IN OUR OPINION, PERSPECTIVE #49 — JANUARY 8, 2018
(A Continuing Series for Leading CPA Firms)
MY CLIENT, MY BOOK OF BUSINESS VS. FIRM CLIENT,
“…..One-firm firms have a remarkable degree of
institutional loyalty and group effort that is
clearly a critical ingredient in their success.”
— David Maister
It is a very prevalent view that mid-sized law firms are not particularly well-led and well-managed. Many of their partners operate as silos and refer to clients as “my clients” and “my book of business”. Sure, they share space and other overheads but they do not institutionalize clients for the long-term benefit of the firm. Many mid-sized law firm partners look at themselves as “free agents” and at “their books of business” as “portable”. When these law firm partners are either unhappy at their current firm or if they think they can get a better compensation package from the firm across the street, they pick up and leave. They continue to service their clients with little, if any, disruption to client service and without dealing with the ramifications of covenant not to compete provisions contained in partnership agreements. This is one reason why so many law firms are unable to grow and prosper. “My book of business” vs. “firm revenue” are concepts with distinctions and huge differences.
In contrast, it is the prevalent view that mid-sized CPA firms strive for strong leadership and tight management, that their partners look and act as a team and that their clients become “institutionalized”. As such, mid-sized CPA firm work hard at the notion of “firm clients” and not “individual partner clients”. It’s a very visible sign of a well-managed firm.
While many mid-sized CPA firms strive to be well-managed, many fall short of this ideal state and revert to the loosely managed style at mid-sized law firms which allows for operating silos.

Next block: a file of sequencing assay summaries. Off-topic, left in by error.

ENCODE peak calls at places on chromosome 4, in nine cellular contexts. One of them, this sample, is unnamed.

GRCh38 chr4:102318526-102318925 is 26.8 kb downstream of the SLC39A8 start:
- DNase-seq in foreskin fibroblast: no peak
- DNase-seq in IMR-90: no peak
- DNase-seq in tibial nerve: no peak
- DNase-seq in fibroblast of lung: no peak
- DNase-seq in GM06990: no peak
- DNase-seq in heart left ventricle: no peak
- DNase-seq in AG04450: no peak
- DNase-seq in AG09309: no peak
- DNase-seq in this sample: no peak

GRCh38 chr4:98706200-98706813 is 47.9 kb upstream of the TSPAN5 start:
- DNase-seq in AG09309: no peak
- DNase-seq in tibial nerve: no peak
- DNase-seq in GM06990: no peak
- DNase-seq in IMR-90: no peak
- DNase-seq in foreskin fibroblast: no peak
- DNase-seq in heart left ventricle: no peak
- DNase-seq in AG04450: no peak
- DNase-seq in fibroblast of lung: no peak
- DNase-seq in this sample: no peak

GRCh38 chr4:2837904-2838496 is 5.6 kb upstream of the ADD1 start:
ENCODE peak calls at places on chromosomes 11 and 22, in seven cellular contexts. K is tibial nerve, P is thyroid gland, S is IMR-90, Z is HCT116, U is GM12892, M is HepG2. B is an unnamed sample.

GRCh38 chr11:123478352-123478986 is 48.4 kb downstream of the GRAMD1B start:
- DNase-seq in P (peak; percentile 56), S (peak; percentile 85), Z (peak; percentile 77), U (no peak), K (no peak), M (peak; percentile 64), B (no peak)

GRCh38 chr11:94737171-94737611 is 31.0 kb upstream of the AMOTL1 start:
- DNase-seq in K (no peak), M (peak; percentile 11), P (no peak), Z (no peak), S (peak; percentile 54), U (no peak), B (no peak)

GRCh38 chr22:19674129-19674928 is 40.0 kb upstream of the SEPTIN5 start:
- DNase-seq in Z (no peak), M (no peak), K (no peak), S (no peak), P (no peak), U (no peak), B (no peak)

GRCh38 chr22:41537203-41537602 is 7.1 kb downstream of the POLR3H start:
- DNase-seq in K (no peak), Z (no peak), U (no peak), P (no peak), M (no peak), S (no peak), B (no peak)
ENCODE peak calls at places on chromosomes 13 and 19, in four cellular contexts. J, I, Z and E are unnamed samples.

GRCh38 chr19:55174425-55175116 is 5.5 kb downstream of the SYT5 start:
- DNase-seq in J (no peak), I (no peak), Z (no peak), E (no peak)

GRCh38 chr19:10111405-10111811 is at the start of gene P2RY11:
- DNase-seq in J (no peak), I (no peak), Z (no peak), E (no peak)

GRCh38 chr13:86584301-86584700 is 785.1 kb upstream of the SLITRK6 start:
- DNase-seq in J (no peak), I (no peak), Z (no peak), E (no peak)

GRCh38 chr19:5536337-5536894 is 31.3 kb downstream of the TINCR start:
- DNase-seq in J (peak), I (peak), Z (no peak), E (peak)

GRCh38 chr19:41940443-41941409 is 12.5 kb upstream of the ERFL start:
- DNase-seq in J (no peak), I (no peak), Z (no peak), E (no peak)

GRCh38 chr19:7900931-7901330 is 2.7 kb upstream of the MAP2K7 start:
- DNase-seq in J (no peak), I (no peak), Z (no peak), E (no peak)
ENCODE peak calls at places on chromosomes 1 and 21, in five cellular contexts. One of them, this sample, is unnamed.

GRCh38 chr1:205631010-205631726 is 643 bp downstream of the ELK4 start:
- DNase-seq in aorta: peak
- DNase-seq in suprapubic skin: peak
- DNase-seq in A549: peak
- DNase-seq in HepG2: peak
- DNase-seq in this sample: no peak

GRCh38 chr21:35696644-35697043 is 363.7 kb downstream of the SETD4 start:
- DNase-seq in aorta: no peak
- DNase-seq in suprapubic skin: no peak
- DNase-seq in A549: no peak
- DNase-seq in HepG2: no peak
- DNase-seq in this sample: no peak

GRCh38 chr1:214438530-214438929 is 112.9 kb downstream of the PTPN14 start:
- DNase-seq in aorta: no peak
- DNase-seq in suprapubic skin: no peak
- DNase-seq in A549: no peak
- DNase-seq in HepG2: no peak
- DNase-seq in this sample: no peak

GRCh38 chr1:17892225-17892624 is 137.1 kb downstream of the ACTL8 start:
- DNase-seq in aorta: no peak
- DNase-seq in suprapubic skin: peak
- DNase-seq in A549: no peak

When we hear a partner at a mid-sized CPA firm say “my client” or “my book of business”, the hair on the back of our necks stand up because such a reference is code for a partner who operates in a silo. When CPA firm leadership hears one of their partners say these words, they should be very wary. Sooner or later, there is a very good chance that such a partner will financially hurt the firm as he/she is holds the firm back from cross selling the client base and institutionalizing client relationships. Eventually the operating silo mentality hurts a firm’s growth and bottom line. And even though CPA firm partnership agreements contain covenants not to compete provisions in their partnership agreements, with organic growth so difficult to come by, many mid-sized CPA firms are more than happy to bring laterals into their partnerships and, if clients follow (and many often do), pay the liquidating damages due the former firm.
So, how does a mid-sized CPA firm develop a culture that clients are “firm clients” and there is no such thing as “my client” and “my book of business”?
In Our Opinion, it requires a one-firm, entrepreneurial approach to management, which in turn, leads to a well-managed firm. This is easier said than done but, is in fact achievable by those firms with strong and effective leadership. It requires considerable discipline and a strong commitment to partners, staff, clients and the community.
Here are a few examples of a one-firm, entrepreneurial approach to management that create an environment of “firm clients” and “firm revenues”: